Jimmy Mark Foster fought the good fight and he finished his race — a lot sooner than any of his family and friends could have imagined — but nonetheless, he has crossed the finish line and is now the arms of Jesus.
When I got the message that Jimmy, many called him “Tiny,” had passed, I was utterly speechless. I made the messenger repeat herself, because I just knew I wasn’t hearing her correctly. Even now, I’m still in shock.
Jimmy lived 33 years on this earth, and he lived them like most of us could only dream of living our lives. The Bible says, “A new commandment I give to you, that you love one another; as I have loved you, that you also love one another. By this all will know that you are My disciples, if you have love for one another” (John 13:34-35).
Folks knew Jimmy was different. He let the love of Jesus shine through in how he treated others and how he carried himself. He wasn’t just happy; he knew what it meant to have joy — even in the hardest times of his life.
I remember visiting him a few years back in the hospital, and I asked what I could do for him, and he said “I’m good.” Then, that silly boy wanted to know what he could do for me. That was Jimmy.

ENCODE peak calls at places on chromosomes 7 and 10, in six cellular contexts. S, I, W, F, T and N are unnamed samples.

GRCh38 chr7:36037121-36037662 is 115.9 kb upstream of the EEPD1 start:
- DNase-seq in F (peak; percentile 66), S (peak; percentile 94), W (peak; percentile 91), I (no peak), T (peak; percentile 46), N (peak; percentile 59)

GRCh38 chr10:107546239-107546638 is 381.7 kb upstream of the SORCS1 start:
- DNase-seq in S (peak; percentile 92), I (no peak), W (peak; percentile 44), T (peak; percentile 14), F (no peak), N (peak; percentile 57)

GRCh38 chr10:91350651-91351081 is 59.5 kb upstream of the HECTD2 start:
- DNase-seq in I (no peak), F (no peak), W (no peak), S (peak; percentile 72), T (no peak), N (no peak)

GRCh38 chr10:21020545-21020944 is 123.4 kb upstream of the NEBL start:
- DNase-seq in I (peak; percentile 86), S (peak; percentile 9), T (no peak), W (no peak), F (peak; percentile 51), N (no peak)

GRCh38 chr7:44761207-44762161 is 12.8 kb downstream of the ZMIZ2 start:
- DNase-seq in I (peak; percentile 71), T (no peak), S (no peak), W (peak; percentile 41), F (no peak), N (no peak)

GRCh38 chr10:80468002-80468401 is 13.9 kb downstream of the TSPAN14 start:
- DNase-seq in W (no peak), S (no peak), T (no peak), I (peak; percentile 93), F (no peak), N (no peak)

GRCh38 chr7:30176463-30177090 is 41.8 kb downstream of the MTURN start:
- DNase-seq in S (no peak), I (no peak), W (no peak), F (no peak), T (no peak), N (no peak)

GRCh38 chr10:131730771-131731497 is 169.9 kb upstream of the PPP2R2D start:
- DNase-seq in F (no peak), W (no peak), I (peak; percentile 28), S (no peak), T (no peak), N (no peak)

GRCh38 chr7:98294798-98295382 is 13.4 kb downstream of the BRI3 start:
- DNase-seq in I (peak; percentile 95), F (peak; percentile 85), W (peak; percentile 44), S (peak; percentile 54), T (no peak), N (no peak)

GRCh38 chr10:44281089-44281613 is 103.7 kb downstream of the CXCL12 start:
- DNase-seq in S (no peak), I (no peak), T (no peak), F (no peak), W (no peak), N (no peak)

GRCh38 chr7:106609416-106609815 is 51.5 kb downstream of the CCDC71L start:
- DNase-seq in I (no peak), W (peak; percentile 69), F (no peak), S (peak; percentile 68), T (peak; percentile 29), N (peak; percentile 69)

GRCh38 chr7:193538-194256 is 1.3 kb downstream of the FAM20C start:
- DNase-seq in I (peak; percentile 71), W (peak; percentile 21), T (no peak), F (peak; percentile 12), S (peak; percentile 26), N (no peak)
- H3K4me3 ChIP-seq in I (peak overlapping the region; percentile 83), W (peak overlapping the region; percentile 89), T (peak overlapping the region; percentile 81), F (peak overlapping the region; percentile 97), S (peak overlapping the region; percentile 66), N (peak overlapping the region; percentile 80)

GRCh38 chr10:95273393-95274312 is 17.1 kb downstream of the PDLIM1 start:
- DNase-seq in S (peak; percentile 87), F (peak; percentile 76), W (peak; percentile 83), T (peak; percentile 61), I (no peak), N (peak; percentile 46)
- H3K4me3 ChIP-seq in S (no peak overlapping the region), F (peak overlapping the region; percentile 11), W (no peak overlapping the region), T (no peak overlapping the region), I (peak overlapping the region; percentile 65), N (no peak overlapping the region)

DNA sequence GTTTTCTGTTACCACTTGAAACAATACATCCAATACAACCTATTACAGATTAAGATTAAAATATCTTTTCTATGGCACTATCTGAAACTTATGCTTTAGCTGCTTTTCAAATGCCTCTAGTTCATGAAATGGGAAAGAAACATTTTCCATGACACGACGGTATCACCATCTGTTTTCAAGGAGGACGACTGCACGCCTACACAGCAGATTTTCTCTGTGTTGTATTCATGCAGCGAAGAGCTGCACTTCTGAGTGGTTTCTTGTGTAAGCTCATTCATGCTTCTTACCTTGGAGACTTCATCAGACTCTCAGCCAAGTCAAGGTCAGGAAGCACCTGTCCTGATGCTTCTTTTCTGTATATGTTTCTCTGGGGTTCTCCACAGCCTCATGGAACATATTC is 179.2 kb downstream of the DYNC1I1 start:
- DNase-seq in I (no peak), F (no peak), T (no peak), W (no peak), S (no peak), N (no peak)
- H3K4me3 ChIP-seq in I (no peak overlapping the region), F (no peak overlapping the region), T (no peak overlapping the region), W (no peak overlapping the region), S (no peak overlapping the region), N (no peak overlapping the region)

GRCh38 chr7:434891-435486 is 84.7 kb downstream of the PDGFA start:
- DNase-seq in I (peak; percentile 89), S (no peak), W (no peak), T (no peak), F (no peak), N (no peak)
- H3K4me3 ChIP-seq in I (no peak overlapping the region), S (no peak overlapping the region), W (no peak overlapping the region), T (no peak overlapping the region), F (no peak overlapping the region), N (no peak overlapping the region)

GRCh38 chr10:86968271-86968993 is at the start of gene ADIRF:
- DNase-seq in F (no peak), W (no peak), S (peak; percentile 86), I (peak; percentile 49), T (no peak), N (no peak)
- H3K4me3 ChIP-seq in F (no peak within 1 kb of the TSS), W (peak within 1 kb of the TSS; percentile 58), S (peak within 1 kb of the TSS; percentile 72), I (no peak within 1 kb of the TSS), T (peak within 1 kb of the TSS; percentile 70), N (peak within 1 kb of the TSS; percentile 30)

If you ever crossed his path, then you were his friend. If you ever needed or wanted for anything, Jimmy made sure to see that you got it. He would and has literally given the shirt off his own back.
You couldn’t have a bad day, not a long one anyway, if Jimmy was around.
Jimmy and I went to school together, and even the very thought of him makes a smile break across my face. I’ll always cherish the school memories, and, even as grown-ups, Jimmy and I remained friends.
There was a memorial service for Jimmy, a South Carolina native, held here in Georgia. Many spoke about how Jimmy impacted their lives. The one word that continued to spill from the broken hearts was this — kind. Indeed Jimmy was kind. He brought a whole new meaning to the word, and that is because he lived it.
Here’s the thing: We are all human and we all make mistakes. We all have bad days and make bad choices. But, as Christians, we know that “this too shall pass” and that there is a greater glory fighting our battles for us. Jimmy knew that greater glory’s name is Jesus.
The legacy of love, grace and kindness that Jimmy left behind is one that he would be proud of. More importantly, he was one of those people that when he met Jesus face to face, Jesus would say to him, “Well done my good and faithful servant.”
As you begin to look to a new year, I ask that you remember the legacy that your Heavenly Father has placed before you — to love one another as He has loved us.
There is no greater love than the love that comes from a man who walked this earth for 33 years, died on a cross and rose again so that all men man know Him.
Jesus loved Jimmy, and Jimmy knew that and lived that way. I have to say that, now that I’m a mother, I’m incredibly sad that my daughter Joy won’t grow up to know a man named Jimmy Mark Foster.
Julie Wells is the editorial assistant in the newsroom at the Rockdale Citizen. She can be reached at firstname.lastname@example.org.